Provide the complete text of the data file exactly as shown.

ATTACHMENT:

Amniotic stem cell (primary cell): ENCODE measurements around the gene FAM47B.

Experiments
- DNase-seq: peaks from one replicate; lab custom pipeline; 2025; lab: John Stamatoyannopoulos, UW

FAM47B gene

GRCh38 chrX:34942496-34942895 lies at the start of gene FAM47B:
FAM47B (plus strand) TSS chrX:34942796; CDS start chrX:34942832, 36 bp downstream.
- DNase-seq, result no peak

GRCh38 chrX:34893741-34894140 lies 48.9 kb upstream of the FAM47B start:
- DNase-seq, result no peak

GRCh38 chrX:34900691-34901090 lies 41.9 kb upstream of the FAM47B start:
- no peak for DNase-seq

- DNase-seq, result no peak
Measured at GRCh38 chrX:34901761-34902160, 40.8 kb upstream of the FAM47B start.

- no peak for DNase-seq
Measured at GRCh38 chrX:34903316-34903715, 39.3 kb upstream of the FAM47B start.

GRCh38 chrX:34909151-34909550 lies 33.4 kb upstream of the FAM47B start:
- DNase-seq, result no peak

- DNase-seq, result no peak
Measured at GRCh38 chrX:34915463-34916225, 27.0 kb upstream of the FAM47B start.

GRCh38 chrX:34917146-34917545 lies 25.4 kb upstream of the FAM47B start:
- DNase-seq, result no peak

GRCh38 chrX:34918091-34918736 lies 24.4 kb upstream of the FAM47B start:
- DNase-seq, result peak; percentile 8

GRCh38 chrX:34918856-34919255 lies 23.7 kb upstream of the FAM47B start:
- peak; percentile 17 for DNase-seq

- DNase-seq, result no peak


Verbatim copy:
Amniotic stem cell (primary cell): ENCODE measurements around the gene FAM47B.

Experiments
- DNase-seq: peaks from one replicate; lab custom pipeline; 2025; lab: John Stamatoyannopoulos, UW

FAM47B gene

GRCh38 chrX:34942496-34942895 lies at the start of gene FAM47B:
FAM47B (plus strand) TSS chrX:34942796; CDS start chrX:34942832, 36 bp downstream.
- DNase-seq, result no peak

GRCh38 chrX:34893741-34894140 lies 48.9 kb upstream of the FAM47B start:
- DNase-seq, result no peak

GRCh38 chrX:34900691-34901090 lies 41.9 kb upstream of the FAM47B start:
- no peak for DNase-seq

- DNase-seq, result no peak
Measured at GRCh38 chrX:34901761-34902160, 40.8 kb upstream of the FAM47B start.

- no peak for DNase-seq
Measured at GRCh38 chrX:34903316-34903715, 39.3 kb upstream of the FAM47B start.

GRCh38 chrX:34909151-34909550 lies 33.4 kb upstream of the FAM47B start:
- DNase-seq, result no peak

- DNase-seq, result no peak
Measured at GRCh38 chrX:34915463-34916225, 27.0 kb upstream of the FAM47B start.

GRCh38 chrX:34917146-34917545 lies 25.4 kb upstream of the FAM47B start:
- DNase-seq, result no peak

GRCh38 chrX:34918091-34918736 lies 24.4 kb upstream of the FAM47B start:
- DNase-seq, result peak; percentile 8

GRCh38 chrX:34918856-34919255 lies 23.7 kb upstream of the FAM47B start:
- peak; percentile 17 for DNase-seq

- DNase-seq, result no peak